* Beloe's Herodotus, vol. 2. p. 419. † Polybius, b. 1. chap. 6.

wars between France and England and their colonies, their Indian allies were entitled to a premium for every scalp of an enemy. In the war preceding 1703, the government of Massachusetts gave twelve pounds for every Indian scalp ; in that year the premium was raised to forty pounds, but in 1722 it was augmented to one hundred pounds.* An act was passed on the 25th Febuary, 1745, by our colonial legislature, entitled “ An act for giving a reward for such scalps and prisoners as shall be taken by the inhabitants of (or Indians in alliance with) this colony, and to prevent the inhabitants of the city and county of Albany from selling rum to the Indians.”+ In 1746, the scalps of two Frenchmen were presented to one of our colonial governors at Albany, by three of the confederate Indians; and his excellency, after gratifying them with money and fine clothes, assured them how well he took this special mark of their fidelity, and that he would always remember this act of friendship † The employment of savages, and putting into their hands the scalping knife during our revolutionary war, were openly justified in the House of Lords by Lord Suffolk, the British Secretary of State, who vindicated its policy and necessity, and declared “ that the measure was also allowable on principle; for that it was perfectly justifiable to use all the means that God and nature had put into their hands.": The eloquent rebuke of Lord Chatham has perpetuated the sentiment, and consigned its author to immortal infamy. It were to be wished, for the honour of human nature,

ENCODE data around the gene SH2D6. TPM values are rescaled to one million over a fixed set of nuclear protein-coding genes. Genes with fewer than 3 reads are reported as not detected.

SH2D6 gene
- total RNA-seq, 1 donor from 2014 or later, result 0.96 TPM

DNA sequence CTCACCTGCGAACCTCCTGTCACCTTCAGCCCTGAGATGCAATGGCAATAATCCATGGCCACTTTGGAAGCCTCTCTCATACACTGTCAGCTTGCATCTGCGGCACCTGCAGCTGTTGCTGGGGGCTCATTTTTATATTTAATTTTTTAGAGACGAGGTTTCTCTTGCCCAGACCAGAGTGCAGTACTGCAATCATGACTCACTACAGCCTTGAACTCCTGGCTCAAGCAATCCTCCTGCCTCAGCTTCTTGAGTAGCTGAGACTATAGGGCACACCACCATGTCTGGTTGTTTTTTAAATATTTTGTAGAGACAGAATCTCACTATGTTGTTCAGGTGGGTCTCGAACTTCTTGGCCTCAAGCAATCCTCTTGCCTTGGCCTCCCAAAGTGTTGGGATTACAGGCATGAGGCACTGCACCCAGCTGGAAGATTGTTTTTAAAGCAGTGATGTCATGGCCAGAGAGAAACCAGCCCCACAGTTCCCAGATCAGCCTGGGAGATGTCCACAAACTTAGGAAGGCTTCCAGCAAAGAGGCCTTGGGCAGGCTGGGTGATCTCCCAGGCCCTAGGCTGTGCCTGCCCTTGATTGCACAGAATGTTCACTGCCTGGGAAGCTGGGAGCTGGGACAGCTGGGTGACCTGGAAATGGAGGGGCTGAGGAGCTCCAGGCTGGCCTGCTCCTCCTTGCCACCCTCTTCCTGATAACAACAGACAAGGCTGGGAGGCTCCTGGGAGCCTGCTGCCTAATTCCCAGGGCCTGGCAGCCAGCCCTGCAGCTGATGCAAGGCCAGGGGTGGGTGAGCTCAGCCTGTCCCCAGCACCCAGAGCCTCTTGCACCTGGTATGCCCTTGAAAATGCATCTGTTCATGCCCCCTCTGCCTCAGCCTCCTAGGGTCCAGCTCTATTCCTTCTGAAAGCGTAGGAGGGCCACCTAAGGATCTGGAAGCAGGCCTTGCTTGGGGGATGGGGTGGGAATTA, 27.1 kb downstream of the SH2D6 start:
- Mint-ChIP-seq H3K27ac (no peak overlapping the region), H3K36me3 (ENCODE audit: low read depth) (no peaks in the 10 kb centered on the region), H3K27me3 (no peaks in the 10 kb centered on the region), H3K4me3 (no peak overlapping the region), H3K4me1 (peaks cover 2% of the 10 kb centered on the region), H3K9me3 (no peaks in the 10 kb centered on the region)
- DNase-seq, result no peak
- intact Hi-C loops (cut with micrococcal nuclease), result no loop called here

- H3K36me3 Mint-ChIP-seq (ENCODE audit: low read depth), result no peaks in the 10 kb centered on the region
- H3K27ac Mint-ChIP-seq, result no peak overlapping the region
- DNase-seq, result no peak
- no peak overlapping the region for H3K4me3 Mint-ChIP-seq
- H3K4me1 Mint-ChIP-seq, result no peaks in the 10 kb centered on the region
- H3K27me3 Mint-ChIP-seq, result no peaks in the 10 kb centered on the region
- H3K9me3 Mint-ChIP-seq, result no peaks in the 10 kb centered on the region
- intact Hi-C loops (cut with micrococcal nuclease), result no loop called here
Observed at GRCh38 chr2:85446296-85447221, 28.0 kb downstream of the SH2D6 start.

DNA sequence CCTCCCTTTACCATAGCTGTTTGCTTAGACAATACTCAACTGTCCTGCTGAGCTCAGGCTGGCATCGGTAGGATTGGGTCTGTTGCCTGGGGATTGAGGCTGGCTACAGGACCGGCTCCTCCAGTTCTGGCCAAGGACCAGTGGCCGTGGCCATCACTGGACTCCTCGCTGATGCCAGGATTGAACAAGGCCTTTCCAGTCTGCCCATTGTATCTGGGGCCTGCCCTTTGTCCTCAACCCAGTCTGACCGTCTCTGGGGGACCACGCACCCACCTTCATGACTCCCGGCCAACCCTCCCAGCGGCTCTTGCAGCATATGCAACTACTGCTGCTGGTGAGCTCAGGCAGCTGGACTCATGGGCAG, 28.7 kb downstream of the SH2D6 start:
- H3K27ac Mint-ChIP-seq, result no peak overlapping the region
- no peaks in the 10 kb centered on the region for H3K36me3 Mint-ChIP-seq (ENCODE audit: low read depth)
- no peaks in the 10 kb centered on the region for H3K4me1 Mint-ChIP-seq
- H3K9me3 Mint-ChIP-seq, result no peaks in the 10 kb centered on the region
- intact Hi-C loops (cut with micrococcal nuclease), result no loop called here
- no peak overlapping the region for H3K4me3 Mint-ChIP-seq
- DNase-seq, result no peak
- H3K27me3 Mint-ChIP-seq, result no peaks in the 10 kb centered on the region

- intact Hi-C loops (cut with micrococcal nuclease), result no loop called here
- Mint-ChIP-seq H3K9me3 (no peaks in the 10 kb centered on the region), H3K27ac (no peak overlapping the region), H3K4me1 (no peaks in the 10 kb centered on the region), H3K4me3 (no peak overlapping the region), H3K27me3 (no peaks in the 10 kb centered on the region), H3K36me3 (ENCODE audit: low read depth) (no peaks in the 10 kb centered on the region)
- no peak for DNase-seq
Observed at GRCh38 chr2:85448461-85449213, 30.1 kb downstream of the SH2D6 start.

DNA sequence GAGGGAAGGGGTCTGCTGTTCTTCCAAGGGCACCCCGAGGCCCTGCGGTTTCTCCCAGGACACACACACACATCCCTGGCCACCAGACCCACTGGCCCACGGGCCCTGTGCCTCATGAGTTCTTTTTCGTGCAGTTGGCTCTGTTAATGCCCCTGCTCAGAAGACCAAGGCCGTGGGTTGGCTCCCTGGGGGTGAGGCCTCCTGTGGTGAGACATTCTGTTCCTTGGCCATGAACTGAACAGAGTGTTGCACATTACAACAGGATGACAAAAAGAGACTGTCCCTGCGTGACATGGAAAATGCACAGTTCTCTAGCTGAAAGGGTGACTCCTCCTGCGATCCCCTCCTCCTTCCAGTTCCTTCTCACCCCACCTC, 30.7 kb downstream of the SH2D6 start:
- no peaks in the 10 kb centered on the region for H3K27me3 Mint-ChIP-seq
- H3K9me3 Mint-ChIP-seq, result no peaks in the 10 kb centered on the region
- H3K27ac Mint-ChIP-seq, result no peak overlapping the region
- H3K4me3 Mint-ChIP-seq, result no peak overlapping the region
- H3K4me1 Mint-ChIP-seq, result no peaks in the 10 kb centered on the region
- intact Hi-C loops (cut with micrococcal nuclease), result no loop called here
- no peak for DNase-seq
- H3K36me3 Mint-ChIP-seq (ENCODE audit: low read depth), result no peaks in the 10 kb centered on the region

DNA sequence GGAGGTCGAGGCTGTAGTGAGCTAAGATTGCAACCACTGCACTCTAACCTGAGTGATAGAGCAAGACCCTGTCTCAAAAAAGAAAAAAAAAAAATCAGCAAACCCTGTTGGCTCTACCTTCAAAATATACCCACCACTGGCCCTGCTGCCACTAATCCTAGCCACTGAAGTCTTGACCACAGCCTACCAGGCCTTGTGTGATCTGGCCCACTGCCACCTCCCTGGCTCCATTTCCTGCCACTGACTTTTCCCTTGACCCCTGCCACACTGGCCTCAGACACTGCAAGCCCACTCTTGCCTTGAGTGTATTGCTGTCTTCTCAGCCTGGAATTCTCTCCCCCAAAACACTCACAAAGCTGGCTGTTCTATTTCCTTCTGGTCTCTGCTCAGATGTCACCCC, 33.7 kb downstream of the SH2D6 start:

* Douglass' Summary, p. 199. 586. Holmes' American Annals, vol. 2. p. 116. + Journals of Colonial Assembly, vol. 1. p. 95.

Colden, vol. 2. p. 120.
Belsham,